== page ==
5 Souvenirs to Bring Home Aside from Magnets
Time to up your travel keepsakes game
We love buying souvenirs for a good number of reasons. First, we'd like to bring home a piece of the place we visited and second, we'd love to be transported back to the same place once again just with the sight of the magnet or a tiny keychain. However, aside from these cute little tokens, you may want to bring back something that you'd most likely use at home.
Drop by the shopping areas where locals go and when you spot a piece that you like—may it be a painting, a blanket, or a small decor piece—imagine how it would look like with the rest of your interiors. This is key in putting together a rather unique and special home. If your souvenirs already have a place in your home, the less likely it would turn into clutter. The best part about this kind of shopping? You get to support local talent and businesses, too.
Main photos: Dairy Darilag (Pinto Art Museum) and The Prop Dispensary.
Blankets, throw pillows, placemats, and even tapestries, are best forms of textile you can bring home. They are soft, relatively light, and could fit nicely in your luggage. Fine examples are the woven beauties made from the traditional Inabel of Ilocos. The mesmerizing patterns and textures can add life to any space.
Photo from Inabel's Facebook page.
Tableware—the dishes used to set the table and serve food—comes in all forms, sizes, and materials. There’s a lot to choose from! It could range from wooden salad bowls to a Mother of Pearl caviar set.
RL Tip: Do check if the producers are sourcing their materials legally and sustainably.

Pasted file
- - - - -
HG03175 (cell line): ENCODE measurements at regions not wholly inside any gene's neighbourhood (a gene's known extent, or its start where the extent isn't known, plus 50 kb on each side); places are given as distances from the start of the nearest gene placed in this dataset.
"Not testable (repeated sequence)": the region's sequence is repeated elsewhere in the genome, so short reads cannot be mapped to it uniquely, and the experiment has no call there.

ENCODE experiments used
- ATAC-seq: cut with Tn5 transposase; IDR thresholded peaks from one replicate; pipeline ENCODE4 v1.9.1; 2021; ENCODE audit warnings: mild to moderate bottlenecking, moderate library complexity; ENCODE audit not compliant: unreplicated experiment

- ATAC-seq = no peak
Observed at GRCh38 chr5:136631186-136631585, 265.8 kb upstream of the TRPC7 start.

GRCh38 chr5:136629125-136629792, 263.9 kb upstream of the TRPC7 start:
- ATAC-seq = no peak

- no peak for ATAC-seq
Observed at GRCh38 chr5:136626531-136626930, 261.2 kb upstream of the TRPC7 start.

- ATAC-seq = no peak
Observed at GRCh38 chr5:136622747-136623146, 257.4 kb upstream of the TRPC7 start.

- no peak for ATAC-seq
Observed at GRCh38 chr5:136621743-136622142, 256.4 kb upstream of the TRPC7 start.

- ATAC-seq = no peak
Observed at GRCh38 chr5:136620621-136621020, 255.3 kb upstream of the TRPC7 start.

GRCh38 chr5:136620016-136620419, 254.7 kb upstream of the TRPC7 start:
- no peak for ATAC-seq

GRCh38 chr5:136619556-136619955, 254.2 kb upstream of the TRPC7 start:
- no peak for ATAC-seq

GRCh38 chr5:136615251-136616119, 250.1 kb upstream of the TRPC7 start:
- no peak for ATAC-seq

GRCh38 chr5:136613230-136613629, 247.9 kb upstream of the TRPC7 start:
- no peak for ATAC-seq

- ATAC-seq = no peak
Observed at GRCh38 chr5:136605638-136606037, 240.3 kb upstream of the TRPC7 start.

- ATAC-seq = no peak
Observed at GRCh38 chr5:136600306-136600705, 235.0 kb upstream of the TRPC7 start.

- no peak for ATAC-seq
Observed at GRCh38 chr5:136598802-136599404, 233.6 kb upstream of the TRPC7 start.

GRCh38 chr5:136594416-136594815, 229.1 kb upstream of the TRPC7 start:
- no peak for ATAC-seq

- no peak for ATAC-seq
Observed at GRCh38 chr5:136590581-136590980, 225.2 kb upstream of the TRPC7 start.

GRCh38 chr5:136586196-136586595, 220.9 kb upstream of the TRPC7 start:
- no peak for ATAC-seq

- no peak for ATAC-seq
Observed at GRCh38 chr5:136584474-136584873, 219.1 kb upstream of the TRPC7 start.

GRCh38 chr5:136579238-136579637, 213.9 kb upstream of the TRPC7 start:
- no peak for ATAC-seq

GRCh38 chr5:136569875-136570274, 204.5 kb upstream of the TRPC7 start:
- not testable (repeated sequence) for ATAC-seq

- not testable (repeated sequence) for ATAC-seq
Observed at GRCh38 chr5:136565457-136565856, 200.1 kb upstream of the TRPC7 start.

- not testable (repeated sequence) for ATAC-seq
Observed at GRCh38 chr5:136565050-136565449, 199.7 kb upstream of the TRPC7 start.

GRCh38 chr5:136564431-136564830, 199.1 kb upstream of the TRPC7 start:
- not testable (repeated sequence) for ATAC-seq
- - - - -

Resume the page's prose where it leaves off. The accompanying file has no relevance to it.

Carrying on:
Photo from The Prop Dispensary.
Pottery or Clay
Who wouldn't think of the stoneware made by master potter Ugu Bigyan of Quezon? His creations that range from vases and teapots, plates and casseroles, are quite the favorite souvenirs when traveling to southern Luzon. Apart Ugu Bigyan’s prized creations, other pottery souvenirs you might want to take home are wind chimes and garden lanterns. Just be sure to pack them carefully to prevent anything from breaking.
Photo from Ugu Bigyan's Facebook page.
Why not bring home a book on local architecture or the local cuisine? It could be a documentation of what you’ve seen and what you’ve eaten. A collection of books on the places you’ve been is a good alternative to the miniature buildings gathering dust on your shelf. The only caveat is that books, especially hardbound ones, could weigh a bit.
Photo from Mt. Cloud Bookshop's Facebook page.
Try to support the local art scene. Visit a gallery and look at the paintings or sculptures. Pick one that speaks to you. If you can afford it, well and good. Hopefully, it fits in the back of your car or that you could hand carry it to the plane. If not, ask the gallery about shipping—chances are, they know what to do.
Photo by Dairy Darilag.
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